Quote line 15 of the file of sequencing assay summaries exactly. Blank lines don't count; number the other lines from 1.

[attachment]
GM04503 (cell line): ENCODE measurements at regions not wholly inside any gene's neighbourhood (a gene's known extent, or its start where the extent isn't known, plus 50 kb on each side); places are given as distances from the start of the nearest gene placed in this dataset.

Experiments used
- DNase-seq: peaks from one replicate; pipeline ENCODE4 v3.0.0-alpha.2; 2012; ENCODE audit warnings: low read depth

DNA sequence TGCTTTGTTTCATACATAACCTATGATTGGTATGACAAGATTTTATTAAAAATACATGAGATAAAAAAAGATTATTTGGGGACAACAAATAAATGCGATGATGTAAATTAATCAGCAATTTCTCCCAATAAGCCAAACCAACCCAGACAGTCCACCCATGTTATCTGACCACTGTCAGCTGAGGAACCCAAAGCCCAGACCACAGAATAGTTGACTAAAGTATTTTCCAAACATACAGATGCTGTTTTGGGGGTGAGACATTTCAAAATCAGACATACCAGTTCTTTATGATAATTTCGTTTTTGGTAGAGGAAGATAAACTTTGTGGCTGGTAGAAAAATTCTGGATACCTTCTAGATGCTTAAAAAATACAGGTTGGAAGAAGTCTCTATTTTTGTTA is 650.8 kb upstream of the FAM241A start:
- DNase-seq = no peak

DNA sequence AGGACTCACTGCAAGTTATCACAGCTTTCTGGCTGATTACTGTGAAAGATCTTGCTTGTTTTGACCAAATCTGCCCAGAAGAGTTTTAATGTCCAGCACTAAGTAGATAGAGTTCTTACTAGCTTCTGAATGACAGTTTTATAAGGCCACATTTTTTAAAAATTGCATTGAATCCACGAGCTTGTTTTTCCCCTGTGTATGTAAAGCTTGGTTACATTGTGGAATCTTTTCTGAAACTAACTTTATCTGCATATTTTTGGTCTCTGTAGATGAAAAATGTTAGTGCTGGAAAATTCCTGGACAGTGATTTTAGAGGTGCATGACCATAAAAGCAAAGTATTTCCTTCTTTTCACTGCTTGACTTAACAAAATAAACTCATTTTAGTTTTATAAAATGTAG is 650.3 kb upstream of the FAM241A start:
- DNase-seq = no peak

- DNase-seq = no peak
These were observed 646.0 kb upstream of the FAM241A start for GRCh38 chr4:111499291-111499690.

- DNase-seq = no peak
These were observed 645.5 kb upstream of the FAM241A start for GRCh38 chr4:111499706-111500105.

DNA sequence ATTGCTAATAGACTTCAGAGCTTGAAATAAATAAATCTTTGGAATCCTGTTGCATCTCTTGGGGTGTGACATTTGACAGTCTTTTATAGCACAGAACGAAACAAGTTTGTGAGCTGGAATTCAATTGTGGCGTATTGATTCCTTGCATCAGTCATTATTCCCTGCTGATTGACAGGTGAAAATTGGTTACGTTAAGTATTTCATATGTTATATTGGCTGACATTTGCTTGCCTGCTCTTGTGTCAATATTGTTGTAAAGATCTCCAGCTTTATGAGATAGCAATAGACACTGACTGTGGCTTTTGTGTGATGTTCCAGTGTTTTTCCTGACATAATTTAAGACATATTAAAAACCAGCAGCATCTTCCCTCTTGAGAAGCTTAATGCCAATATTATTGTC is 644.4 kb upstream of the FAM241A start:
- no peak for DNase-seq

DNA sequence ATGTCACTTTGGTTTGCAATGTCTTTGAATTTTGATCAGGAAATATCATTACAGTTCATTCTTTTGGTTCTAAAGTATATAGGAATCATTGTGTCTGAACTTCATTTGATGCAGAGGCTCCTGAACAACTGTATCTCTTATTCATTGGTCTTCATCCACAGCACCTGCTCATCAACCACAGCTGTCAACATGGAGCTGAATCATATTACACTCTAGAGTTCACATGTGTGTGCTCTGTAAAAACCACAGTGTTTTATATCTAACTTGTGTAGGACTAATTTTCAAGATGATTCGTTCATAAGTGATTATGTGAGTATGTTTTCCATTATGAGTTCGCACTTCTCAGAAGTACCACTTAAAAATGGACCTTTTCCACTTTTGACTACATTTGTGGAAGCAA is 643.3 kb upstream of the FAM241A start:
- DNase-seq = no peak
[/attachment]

- DNase-seq = no peak